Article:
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Topic: Noob questions! Costumes with chasing lights (Read 7554 times) previous topic - next topic


Hi!  It's Noob-With-Stupid-Questions time!  =)

I'm working on a group costume project that involves chasing lights in a 3-on 1-off marquis, and I just recently learned about e-textiles, soft circuitry, and the Arduino LilyPad -- pretty awesome, exciting stuff!  Except that I have only basic electronics experience, and the more I try to think about this, the more my head just wants to explode =(  I could use advice on... just about everything. 

To start with, for a simple one-color marquis, I figured the LilyPad Simple Board would work? http://www.sparkfun.com/products/10274
Better yet, I suppose the old one would work just as well? http://www.sparkfun.com/products/9725

Then, to connect it to my computer so that I can program it, I use this cable? http://www.sparkfun.com/products/9718  Or do I need a breakout board?  This part is the most confusing to me, I am unclear whether one REPLACES the other or if they are used together.

Then obviously there's the lights themselves.  Since the circuit is simple, I was thinking of just sewing a circuit with conductive thread ( http://www.sparkfun.com/products/10118 or http://www.sparkfun.com/products/10120 ? ) and individually sewing on LEDs.  The problem is, the lights will be reaching all the way to our hands and feet -- I'm estimating 200 LEDs for my own costume. (?!?!) I have someone who can help me with working transistors into my design, but I dread the size of the battery pack that may be required.  I might mention that we will be DANCING in these costumes (only 3 min)!  There are also places where it would be nice to be able to "plug" a piece of the costume into the rest of the circuit -- for example, I have a belt that goes on top of my outfit.  I thought about using snaps, but that seems rather clumsy... is there a better way?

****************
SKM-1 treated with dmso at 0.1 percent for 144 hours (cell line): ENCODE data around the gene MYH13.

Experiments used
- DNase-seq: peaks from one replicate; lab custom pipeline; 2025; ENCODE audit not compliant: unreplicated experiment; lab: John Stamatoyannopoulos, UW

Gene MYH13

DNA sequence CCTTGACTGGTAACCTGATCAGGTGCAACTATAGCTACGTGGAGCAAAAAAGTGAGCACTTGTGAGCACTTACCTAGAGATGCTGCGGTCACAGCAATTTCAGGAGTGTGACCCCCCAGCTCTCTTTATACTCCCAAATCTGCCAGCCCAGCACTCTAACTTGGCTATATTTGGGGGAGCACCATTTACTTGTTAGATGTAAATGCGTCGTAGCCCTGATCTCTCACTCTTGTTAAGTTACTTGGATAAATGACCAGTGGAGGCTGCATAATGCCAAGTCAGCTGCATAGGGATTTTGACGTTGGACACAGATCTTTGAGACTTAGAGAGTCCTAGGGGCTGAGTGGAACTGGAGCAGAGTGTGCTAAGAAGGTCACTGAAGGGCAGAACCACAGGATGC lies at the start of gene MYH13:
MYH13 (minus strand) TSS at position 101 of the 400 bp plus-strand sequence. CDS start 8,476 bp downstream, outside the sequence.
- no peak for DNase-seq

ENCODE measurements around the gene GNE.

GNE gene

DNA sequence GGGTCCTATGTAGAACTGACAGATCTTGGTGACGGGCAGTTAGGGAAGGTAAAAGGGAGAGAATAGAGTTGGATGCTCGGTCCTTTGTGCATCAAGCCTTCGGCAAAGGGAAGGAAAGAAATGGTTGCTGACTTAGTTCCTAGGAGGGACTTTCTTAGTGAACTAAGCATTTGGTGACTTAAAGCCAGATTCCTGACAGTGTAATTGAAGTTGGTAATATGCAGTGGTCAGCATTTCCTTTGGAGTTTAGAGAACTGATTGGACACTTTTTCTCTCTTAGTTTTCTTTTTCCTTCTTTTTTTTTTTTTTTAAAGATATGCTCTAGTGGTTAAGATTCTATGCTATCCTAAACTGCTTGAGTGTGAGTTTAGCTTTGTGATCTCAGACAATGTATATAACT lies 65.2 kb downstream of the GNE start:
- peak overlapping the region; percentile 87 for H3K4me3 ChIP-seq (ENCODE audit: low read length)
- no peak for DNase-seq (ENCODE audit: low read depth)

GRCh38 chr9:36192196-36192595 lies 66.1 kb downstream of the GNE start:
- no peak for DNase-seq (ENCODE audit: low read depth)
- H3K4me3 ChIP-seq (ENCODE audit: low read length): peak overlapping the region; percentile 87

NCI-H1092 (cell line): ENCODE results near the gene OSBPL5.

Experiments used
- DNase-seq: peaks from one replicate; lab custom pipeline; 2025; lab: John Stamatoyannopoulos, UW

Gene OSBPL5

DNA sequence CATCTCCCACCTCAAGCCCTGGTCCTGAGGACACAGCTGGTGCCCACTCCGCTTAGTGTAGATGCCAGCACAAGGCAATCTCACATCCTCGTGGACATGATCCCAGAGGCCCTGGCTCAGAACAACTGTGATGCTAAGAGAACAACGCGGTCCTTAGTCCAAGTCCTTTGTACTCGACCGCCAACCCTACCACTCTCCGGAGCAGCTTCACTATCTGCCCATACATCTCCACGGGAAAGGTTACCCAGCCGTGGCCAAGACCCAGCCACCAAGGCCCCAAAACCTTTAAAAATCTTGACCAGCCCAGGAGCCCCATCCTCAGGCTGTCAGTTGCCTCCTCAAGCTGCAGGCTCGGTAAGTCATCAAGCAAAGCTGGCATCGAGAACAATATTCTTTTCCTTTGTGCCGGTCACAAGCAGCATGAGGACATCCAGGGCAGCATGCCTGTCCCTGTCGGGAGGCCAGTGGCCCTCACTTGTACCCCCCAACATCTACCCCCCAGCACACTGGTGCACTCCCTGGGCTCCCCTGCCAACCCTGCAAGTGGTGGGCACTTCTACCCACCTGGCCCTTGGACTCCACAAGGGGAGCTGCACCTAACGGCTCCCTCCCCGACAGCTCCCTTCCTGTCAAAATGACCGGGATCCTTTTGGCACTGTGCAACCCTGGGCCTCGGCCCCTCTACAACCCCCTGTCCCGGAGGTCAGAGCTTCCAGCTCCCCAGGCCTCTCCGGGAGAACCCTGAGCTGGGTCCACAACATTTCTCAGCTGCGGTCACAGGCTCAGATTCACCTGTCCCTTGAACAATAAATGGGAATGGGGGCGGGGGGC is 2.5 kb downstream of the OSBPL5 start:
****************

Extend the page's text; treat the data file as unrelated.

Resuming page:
Are there further complications I have not yet realized?... or an easier way to do this?? (some kind of string lights that don't cost an arm and a leg...?)

People keep asking me, "Why don't you use chasing Christmas lights?"  Is there a way to even do that??  I have never bought any let alone tried taking them apart, so I have no idea how they're wired or if that would work somehow... anyone know offhand? =x

Thank you for your attention!  .... I really don't know what I'm doing  :~


One thing to consider is using addressable LED strings.  This is exactly what I'm working on for a project for a show next year.  We're using 50 RGB LED strings which are daisy chained together to make a longer string.  We're still working out the power needed, but since the lights are never on all at once, we won't need some bulky and/or heavy pack.  For a single string of 50, we can run them on 6V for hours.  So even if we use 4 strings, and strap four 4-AA packs onto a belt, it won't be heavy for the wearer, but we're working on finding a different solution.  The strings we use only require 2 pins (MOSI and CLK) so as long as whatever controller you're thinking of using has SPI, you're golden.

As for having "pluggable" pieces (such as the addition of a belt), that just requires some thought on how you want things to work.  You could possibly make it so it's at the end of the string, or you can have a controller with multiple SPI outputs and use a second port for the belt ... different options here.  You can also ignore SPI all together and go with bit banging and you can use any pins at that point.


The main difference between the Lilypad Arduino and the Lilypad Simple Board is that the Simple Board does not have Rx/Tx pins (receive/transmit), which are typically used in wireless communication -- for example if you were integrating a Lilypad Xbee board to your design.  I believe it has less IO pins as well, if I am remembering correctly.    So yes, using a Simple Board for your project should be fine. 

The FTDI cable is essentially the same as the breakout board, and yes you can use this to program the board from your computer.

Given the number of LEDs you plan to use and the required power source, you will need to be using a transistor(s) on your banks of LEDs. A TIP120 will probably do the trick.  Consider wiring them in Series/Parallel arrays, as used in LED matrices. Consider also that conductive thread is quite resistive.  I always like to incorporate iron-on conductive fabric wherever possible, since resistance does not diminish over distance as with thread.  I cut strips of conductive fabric and then join them to components using a few looping stitches of conductive thread.

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